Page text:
The last time I posted here Dad had just celebrated his 82nd birthday. He’s now 83.
Two years ago when I started this blog I had no idea what the journey would be like for us or what we’d encounter along the way. Two years ago there was a subtle supposition that dementia would dictate the pace, outlook and quality of life. Two years ago dementia may have taken up residence but today, two years on, it’s far from controlling and devouring us; we accept its existence but don’t linger too long on its presence.
Not now. Not yet.
Yesterday I picked Dad up from the nursing home and we headed to the shops. Predictably his short list read: bananas, pears, 2 sweet & sour chicken microwave meals, juice, coffee, tissues, new dvd to add to his collection (Don’t Call the Midwife), cakes for the staff, digestives and his favourite Bournville chocolate for himself. Out of the blue came a notion for two cans of shandy, yellow roses and a visit to the cemetery.
It was a beautiful day. Dad was bright and looking at him I could see that the recent warm weather and sitting in the gazebo in the gardens had been good for him.
It’d been a while since we’d been to the cemetery. I parked the car as close as I could but with no direct footpath access to the headstone it meant negotiating uneven grass. Not ideal for someone with mobility problems. We tried the wheelchair but that soon turned into a bit of a Laurel & Hardy moment as Dad nearly catapulted out of it. What a giggle. He made some cheeky comment about my driving and being in charge.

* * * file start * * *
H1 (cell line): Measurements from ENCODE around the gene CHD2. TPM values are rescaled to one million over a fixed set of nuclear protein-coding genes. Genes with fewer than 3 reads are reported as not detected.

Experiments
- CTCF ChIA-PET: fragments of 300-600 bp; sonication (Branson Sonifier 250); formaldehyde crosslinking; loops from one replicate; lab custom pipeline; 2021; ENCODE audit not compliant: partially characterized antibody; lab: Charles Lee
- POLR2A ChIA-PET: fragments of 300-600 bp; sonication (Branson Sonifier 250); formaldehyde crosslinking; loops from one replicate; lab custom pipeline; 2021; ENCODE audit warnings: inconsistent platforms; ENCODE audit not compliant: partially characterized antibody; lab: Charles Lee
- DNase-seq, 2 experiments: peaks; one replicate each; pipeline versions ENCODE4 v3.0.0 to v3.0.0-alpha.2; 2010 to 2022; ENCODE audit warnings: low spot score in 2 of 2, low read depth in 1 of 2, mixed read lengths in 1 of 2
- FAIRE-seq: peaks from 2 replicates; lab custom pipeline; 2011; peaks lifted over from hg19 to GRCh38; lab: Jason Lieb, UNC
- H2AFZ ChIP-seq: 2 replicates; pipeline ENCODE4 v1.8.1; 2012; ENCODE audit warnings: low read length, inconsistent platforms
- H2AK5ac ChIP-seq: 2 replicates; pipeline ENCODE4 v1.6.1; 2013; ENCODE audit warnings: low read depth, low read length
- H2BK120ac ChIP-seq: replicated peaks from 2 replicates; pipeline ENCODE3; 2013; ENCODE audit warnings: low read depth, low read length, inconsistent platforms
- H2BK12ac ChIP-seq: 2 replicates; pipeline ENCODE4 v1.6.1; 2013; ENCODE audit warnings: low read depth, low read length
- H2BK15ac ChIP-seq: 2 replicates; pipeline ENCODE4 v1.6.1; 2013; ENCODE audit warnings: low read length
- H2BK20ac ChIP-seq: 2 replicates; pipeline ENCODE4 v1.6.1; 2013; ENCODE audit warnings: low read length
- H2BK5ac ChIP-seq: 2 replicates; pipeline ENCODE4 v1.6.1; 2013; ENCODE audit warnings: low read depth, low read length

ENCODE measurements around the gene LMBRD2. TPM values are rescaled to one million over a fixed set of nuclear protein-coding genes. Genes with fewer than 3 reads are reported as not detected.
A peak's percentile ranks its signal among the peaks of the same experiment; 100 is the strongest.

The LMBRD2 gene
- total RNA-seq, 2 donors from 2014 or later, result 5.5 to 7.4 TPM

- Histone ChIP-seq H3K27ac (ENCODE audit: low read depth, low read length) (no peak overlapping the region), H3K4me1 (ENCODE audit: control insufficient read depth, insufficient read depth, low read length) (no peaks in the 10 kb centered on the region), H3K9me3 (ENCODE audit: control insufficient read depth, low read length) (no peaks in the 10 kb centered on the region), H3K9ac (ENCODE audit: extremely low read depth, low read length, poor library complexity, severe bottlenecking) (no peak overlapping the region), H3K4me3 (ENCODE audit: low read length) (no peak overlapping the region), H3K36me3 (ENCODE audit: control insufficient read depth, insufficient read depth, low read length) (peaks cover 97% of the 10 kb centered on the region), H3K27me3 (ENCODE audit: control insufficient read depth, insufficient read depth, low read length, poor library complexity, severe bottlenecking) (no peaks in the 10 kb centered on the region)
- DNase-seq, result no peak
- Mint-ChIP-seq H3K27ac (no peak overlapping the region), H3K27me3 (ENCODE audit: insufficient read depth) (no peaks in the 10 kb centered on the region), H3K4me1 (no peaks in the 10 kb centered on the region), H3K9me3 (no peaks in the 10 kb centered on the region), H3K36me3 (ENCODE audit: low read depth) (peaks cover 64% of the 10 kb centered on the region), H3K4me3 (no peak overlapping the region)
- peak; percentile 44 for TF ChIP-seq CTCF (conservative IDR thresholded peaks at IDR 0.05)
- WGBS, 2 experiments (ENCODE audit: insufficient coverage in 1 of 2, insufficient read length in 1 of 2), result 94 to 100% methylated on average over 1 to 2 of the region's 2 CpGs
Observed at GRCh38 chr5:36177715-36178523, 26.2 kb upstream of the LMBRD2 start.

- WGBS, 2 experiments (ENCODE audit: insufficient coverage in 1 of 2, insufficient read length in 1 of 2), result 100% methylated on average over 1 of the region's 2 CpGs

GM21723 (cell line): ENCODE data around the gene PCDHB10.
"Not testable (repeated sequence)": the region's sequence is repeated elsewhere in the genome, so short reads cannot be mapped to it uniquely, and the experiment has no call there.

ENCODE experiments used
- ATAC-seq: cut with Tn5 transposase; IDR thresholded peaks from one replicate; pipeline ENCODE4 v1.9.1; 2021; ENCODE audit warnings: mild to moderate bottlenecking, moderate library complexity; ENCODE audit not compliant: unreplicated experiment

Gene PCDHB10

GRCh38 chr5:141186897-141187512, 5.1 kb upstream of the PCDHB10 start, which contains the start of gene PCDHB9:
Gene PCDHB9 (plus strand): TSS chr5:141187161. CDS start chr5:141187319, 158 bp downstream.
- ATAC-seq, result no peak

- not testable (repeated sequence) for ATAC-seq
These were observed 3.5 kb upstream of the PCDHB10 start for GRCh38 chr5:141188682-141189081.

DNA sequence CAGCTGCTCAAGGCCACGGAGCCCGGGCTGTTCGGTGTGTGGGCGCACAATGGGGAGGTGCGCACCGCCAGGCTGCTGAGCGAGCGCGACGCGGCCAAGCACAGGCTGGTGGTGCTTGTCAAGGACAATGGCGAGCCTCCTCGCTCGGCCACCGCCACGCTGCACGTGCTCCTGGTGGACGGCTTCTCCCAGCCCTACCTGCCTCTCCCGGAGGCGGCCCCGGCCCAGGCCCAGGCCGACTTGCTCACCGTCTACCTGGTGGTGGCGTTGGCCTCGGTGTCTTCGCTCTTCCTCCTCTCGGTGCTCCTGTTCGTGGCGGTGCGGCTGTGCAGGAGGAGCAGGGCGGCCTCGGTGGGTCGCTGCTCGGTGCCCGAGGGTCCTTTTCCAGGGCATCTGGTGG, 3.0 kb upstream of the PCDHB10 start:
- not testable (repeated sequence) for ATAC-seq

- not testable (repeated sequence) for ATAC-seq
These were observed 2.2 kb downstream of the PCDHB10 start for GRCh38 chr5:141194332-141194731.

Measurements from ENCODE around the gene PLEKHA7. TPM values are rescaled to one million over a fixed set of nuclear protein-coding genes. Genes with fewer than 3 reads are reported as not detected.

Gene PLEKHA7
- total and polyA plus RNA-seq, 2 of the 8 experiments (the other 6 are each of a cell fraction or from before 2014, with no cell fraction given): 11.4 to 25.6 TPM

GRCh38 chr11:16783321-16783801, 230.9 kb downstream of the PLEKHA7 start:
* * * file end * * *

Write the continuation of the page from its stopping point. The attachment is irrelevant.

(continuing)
Seeing my brother’s name on the headstone beside mums was a bit strange but there was no sadness. In contrast we remembered good things, smiling and sharing memories of Roy’s antics and speculated about what he’d be up to now. There was no doubt he tested mum’s patience. She loved him and he adored her.
What I remember most is that each displayed a deep and meaningful reverence for life, a strong belief in hope in otherwise hopeless situations; a fire, brightness and sparkle that was hard to extinguish. A lesson for me.
Life: precious, fragile, hopeful, time limited.
I was glad you came for me today. We’ve done something worthwhile.
We have. Good suggestion.
I’m looking forward to my shandy later.
I finished clearing the area and placed the yellow roses in the vase. Dad has always loved yellow roses.
We’re going to be ok, aren’t we Papa.
Yes we are.
And nothing is going to happen to us.
Because we’re carrying the fire.
Yes, because we’re carrying the fire.
From The Road, Cormac McCathy